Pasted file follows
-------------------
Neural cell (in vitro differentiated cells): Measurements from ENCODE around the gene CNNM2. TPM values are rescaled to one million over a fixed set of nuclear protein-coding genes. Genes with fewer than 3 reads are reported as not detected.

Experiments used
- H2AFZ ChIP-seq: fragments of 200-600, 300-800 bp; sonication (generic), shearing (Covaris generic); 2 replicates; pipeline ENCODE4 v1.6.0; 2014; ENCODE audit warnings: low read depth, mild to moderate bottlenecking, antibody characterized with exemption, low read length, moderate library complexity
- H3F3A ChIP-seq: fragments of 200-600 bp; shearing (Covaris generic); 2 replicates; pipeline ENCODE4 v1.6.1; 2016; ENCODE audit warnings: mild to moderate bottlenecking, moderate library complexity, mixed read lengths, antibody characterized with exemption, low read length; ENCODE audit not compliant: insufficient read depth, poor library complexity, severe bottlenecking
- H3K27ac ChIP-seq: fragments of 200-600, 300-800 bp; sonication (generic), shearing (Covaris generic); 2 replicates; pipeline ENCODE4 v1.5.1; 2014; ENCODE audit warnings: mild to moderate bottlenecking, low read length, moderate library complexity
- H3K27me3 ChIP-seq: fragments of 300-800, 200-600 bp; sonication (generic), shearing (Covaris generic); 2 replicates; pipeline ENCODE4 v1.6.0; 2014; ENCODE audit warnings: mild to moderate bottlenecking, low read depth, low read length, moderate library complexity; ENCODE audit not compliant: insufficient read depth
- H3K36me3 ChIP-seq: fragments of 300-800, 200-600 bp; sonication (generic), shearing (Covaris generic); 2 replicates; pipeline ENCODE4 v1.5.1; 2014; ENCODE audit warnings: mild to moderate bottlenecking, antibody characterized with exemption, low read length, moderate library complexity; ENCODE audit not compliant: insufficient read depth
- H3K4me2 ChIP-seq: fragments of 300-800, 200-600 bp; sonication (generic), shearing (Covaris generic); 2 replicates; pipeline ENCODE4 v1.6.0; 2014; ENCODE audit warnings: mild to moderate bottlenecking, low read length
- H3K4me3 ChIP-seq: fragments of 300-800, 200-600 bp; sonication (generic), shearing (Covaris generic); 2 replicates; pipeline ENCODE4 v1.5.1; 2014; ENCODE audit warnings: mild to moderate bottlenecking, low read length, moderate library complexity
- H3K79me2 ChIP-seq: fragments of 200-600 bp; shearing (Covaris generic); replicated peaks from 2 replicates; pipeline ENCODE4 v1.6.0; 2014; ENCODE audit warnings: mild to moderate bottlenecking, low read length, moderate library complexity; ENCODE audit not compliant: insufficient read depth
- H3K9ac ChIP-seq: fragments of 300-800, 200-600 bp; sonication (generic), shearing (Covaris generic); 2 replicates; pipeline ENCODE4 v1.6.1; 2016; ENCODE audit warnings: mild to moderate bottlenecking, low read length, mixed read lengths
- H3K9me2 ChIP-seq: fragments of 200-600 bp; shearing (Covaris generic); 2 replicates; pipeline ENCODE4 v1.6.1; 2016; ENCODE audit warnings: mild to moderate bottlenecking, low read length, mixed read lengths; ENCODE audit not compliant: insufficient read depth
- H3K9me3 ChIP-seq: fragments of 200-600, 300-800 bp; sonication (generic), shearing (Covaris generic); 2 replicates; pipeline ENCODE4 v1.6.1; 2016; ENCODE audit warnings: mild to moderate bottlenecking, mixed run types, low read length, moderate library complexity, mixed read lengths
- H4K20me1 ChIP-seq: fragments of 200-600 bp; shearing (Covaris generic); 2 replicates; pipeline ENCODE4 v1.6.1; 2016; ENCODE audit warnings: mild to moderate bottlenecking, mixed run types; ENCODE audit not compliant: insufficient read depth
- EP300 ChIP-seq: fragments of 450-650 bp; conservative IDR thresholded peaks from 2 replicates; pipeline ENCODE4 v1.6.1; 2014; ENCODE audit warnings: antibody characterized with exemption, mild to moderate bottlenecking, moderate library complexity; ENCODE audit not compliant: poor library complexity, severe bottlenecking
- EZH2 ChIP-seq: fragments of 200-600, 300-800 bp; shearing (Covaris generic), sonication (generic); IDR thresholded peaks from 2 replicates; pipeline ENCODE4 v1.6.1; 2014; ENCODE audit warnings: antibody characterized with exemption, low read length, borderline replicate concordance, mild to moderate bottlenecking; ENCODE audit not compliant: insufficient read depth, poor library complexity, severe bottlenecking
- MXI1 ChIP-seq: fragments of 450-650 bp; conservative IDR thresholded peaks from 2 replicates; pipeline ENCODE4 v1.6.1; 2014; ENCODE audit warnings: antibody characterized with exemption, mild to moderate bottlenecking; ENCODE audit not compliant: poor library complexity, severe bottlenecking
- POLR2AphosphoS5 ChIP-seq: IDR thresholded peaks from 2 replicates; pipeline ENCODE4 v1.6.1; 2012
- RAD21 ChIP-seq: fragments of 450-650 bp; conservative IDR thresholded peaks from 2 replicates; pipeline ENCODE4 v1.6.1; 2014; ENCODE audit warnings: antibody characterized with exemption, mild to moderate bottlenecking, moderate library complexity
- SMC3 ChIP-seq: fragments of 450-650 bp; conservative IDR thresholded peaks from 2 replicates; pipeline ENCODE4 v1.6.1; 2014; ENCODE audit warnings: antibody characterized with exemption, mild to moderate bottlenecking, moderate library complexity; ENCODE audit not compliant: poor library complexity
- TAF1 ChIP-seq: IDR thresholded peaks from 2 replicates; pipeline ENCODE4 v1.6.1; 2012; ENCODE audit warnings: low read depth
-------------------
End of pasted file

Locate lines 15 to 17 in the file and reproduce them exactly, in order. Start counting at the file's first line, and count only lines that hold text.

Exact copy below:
- EP300 ChIP-seq: fragments of 450-650 bp; conservative IDR thresholded peaks from 2 replicates; pipeline ENCODE4 v1.6.1; 2014; ENCODE audit warnings: antibody characterized with exemption, mild to moderate bottlenecking, moderate library complexity; ENCODE audit not compliant: poor library complexity, severe bottlenecking
- EZH2 ChIP-seq: fragments of 200-600, 300-800 bp; shearing (Covaris generic), sonication (generic); IDR thresholded peaks from 2 replicates; pipeline ENCODE4 v1.6.1; 2014; ENCODE audit warnings: antibody characterized with exemption, low read length, borderline replicate concordance, mild to moderate bottlenecking; ENCODE audit not compliant: insufficient read depth, poor library complexity, severe bottlenecking
- MXI1 ChIP-seq: fragments of 450-650 bp; conservative IDR thresholded peaks from 2 replicates; pipeline ENCODE4 v1.6.1; 2014; ENCODE audit warnings: antibody characterized with exemption, mild to moderate bottlenecking; ENCODE audit not compliant: poor library complexity, severe bottlenecking